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Painting - A Masquerade at the King's Theatre, Haymarket
  • A Masquerade at the King's Theatre, Haymarket
    Grisoni, Giuseppi
  • Enlarge image

A Masquerade at the King's Theatre, Haymarket

  • Object:


  • Place of origin:

    London (made)

  • Date:

    ca. 1724 (made)

  • Artist/Maker:

    Grisoni, Giuseppi (painter (artist))

  • Materials and Techniques:

    Oil on canvas

  • Museum number:


  • Gallery location:

    In Storage

Giuseppe Grisoni (1699-1769) was born in Mons, Flanders but studied in Florence under Tommaso Redi (1665-1726). He went to London with the painter John Talmann (1677-1726) but in 1728 he returned to Florence where he remained until 1740, teaching there at the Academy. He mostly produced portraits and history paintings, a great amount of which can be found in Cambridge, London and Florence. In 1740 he went to Rome where he spent the rest of his life.

This painting was attributed to Grisoni on the ground of a quote by George Vertue in 1724 but does not really reflect Grisoni’s art of painting, which tends to be highly finished and detailed. The scene represents a masquerade in the King’s Theatre in Haymarket, a popular event during the 18th century that imitated bigger events such as the Venetian carnival.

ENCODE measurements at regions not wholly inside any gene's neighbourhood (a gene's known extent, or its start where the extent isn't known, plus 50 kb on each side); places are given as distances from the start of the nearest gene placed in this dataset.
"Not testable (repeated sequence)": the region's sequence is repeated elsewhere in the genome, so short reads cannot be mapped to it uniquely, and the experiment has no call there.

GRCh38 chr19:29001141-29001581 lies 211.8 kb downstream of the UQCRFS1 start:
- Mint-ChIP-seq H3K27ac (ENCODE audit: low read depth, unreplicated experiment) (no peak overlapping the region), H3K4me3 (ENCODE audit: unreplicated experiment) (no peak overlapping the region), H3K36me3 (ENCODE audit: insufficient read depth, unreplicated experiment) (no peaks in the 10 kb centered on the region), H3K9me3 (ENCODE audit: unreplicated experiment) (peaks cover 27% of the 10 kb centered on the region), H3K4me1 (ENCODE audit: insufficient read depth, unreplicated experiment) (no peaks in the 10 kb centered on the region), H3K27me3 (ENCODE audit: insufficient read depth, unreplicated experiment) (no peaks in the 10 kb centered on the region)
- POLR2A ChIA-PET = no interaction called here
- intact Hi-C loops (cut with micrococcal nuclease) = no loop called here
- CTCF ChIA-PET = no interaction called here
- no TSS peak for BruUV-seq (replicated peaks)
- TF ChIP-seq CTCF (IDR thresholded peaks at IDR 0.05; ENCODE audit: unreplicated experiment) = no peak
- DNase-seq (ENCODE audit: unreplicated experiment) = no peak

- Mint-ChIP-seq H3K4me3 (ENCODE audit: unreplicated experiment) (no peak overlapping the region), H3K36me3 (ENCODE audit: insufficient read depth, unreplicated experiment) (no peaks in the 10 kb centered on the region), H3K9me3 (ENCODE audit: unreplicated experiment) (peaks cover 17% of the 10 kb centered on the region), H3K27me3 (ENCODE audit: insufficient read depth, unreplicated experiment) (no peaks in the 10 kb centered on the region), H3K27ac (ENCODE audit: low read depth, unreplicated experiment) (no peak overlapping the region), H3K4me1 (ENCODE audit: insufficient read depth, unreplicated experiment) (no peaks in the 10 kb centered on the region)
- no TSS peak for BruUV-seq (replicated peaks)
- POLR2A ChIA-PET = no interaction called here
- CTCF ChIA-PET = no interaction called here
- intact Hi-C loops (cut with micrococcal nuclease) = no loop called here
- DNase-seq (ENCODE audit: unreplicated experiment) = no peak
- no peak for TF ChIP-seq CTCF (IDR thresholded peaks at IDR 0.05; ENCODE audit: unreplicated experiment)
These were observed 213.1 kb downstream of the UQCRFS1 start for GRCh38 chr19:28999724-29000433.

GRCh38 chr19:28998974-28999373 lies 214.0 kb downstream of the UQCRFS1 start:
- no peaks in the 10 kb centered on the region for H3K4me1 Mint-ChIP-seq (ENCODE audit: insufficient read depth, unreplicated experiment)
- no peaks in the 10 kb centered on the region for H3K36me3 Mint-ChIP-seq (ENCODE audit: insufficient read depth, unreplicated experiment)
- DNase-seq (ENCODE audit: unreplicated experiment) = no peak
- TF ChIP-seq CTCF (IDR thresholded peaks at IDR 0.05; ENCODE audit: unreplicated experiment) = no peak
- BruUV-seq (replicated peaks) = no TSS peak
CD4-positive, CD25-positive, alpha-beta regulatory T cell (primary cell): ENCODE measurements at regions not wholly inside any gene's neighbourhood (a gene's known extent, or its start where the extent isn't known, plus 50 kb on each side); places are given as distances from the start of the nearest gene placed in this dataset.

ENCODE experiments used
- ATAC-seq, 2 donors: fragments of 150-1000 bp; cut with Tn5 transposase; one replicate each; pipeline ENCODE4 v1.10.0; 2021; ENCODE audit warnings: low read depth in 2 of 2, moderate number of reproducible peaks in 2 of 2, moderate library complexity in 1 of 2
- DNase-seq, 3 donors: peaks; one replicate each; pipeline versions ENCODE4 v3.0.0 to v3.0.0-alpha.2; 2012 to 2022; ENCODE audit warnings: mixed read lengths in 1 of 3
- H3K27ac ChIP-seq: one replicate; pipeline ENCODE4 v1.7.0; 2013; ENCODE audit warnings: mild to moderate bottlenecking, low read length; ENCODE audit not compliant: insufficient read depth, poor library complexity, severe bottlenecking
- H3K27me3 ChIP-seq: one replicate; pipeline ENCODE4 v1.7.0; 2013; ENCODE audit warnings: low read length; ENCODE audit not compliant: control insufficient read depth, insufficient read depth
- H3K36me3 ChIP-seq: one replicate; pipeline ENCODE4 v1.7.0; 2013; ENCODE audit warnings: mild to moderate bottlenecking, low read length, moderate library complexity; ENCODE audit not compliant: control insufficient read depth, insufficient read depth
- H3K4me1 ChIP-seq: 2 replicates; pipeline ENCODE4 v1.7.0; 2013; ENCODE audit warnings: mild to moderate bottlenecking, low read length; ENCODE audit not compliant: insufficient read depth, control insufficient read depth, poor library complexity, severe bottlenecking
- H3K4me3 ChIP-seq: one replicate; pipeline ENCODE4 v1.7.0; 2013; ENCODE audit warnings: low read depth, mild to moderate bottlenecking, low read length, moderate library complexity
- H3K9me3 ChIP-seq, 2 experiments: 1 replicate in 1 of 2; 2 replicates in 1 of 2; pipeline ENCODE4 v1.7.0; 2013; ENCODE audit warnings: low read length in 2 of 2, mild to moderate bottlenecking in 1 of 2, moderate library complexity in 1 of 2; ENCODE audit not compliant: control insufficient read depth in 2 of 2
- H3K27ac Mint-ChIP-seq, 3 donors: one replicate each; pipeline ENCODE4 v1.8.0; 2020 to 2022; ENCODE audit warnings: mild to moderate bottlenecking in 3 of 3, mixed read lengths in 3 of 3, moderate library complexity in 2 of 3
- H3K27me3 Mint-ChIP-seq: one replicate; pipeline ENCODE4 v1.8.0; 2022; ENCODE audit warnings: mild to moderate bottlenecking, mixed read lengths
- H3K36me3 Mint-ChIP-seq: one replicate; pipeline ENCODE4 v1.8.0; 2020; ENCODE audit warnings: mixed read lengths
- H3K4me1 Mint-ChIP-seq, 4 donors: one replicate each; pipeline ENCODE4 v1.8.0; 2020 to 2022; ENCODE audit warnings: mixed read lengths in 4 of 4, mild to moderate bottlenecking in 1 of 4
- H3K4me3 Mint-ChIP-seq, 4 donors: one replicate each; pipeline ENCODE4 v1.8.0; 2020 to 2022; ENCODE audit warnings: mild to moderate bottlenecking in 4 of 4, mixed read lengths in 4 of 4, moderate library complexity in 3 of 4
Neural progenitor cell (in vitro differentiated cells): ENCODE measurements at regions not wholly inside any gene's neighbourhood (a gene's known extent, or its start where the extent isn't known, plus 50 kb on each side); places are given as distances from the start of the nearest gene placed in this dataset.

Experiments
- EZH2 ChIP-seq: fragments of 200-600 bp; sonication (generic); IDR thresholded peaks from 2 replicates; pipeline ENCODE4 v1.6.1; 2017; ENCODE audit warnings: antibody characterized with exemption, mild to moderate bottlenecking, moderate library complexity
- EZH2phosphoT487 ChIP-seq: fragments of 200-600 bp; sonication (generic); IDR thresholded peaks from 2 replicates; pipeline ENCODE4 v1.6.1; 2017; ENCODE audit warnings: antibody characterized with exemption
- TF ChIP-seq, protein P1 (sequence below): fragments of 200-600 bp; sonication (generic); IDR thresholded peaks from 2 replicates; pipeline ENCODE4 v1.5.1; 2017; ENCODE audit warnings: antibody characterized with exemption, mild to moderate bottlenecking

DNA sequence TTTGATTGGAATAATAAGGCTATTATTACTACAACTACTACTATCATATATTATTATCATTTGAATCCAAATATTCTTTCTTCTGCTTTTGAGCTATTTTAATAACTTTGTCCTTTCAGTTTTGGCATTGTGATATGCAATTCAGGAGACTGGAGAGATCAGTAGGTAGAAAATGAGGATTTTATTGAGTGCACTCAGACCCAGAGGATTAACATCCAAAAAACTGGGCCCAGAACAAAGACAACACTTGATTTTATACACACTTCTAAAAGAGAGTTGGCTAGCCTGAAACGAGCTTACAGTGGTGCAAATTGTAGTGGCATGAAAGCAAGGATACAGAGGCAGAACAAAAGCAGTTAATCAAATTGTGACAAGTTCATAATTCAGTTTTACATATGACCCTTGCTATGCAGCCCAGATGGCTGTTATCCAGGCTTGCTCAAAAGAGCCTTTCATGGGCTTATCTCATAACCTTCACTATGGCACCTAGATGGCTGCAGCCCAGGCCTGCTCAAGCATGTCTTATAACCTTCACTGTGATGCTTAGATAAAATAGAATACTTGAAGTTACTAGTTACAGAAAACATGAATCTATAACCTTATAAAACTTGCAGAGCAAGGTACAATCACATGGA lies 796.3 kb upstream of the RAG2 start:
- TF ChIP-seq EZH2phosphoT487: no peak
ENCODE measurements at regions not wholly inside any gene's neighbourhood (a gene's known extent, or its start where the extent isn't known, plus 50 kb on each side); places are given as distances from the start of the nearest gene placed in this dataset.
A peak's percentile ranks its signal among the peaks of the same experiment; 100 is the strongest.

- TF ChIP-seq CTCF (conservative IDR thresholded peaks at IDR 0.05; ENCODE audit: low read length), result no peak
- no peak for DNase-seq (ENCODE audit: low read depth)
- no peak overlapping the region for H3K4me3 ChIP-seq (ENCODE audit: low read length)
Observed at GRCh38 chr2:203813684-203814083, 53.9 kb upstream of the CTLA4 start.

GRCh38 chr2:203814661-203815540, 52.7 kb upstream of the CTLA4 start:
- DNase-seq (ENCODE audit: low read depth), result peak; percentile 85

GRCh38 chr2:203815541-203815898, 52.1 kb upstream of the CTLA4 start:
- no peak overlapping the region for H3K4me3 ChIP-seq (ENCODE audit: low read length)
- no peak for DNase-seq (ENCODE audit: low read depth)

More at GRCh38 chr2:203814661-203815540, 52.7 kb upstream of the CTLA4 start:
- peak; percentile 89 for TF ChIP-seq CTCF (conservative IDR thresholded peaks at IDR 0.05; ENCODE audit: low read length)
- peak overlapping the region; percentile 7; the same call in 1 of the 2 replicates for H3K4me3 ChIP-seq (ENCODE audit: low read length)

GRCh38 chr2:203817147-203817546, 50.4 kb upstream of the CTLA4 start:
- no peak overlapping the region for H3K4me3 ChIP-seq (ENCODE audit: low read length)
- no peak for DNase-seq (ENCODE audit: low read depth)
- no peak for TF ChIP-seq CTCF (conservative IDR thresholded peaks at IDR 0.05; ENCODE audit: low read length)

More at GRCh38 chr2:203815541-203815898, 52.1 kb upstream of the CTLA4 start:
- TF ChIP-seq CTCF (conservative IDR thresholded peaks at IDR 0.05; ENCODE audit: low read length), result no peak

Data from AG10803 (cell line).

Physical description

In a ball room with chandeliers, many characters wear fancy dresses, while on each side banquet tables are set with cakes.

Place of Origin

London (made)


ca. 1724 (made)


Grisoni, Giuseppi (painter (artist))

Materials and Techniques

Oil on canvas


Height: 24 cm, Depth: 27.8 cm, Width: 44.7 cm

Object history note

Purchased, 1948

Historical significance: The picture has been attributed to Grisoni because of a remark by George Vertue (Vertue Note Books vol. 14 B.M. 16; Walpole Society, Vertue III, p. 20): 'Mr grisoni painter of Florence… has made a fine picture representing the masquerade with various habits'. The entry is dated May 1724.
This painting shows indeed a masquerade on the stage of the King's Theatre in Haymarket, an opera house built by Sir John Vanbrught in 1704-05. Masquerades were popular events during the 18th century and imitated, in a smaller scale, the most famous Venetian carnival during which people explored cheerfully the creative potential of masking. One can recognised indeed among many others such characters as Harlequin, a sultan, and a cook. This kind of event started to be held in the King's Theatre from 1711.
Although several variants of this compositions are known: one in the collection of Lord Tollemache in 1958, another in the collection of Sir Robert Sitwell in 1949, and a third sold at Sotheby's London 17 Jul 1985, lot 69, this picture stands out from the usual highly finished and smoothly painted work of Grisoni who specialised in portraits, landscapes and history paintings.
Moreover this type of picture corresponds to a common trend in the production of such Venetian artists as Antonio Joli (ca.1700-1777) or Marco Ricci (1676-1730) and could therefore be the work of an English imitator.